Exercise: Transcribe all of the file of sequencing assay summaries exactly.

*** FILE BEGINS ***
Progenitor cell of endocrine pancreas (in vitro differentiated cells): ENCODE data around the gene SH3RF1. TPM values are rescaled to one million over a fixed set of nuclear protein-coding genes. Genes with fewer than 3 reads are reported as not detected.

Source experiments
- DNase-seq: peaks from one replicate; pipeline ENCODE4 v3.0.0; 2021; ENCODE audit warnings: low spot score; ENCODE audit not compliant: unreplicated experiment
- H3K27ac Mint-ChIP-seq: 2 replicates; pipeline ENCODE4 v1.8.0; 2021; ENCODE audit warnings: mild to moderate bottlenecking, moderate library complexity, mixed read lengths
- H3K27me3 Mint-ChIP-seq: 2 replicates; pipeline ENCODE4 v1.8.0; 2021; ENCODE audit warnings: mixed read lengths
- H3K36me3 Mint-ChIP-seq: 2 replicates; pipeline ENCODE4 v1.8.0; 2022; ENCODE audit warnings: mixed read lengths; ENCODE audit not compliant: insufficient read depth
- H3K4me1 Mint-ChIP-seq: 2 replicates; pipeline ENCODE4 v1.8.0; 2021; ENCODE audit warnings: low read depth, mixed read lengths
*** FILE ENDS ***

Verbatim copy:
Progenitor cell of endocrine pancreas (in vitro differentiated cells): ENCODE data around the gene SH3RF1. TPM values are rescaled to one million over a fixed set of nuclear protein-coding genes. Genes with fewer than 3 reads are reported as not detected.

Source experiments
- DNase-seq: peaks from one replicate; pipeline ENCODE4 v3.0.0; 2021; ENCODE audit warnings: low spot score; ENCODE audit not compliant: unreplicated experiment
- H3K27ac Mint-ChIP-seq: 2 replicates; pipeline ENCODE4 v1.8.0; 2021; ENCODE audit warnings: mild to moderate bottlenecking, moderate library complexity, mixed read lengths
- H3K27me3 Mint-ChIP-seq: 2 replicates; pipeline ENCODE4 v1.8.0; 2021; ENCODE audit warnings: mixed read lengths
- H3K36me3 Mint-ChIP-seq: 2 replicates; pipeline ENCODE4 v1.8.0; 2022; ENCODE audit warnings: mixed read lengths; ENCODE audit not compliant: insufficient read depth
- H3K4me1 Mint-ChIP-seq: 2 replicates; pipeline ENCODE4 v1.8.0; 2021; ENCODE audit warnings: low read depth, mixed read lengths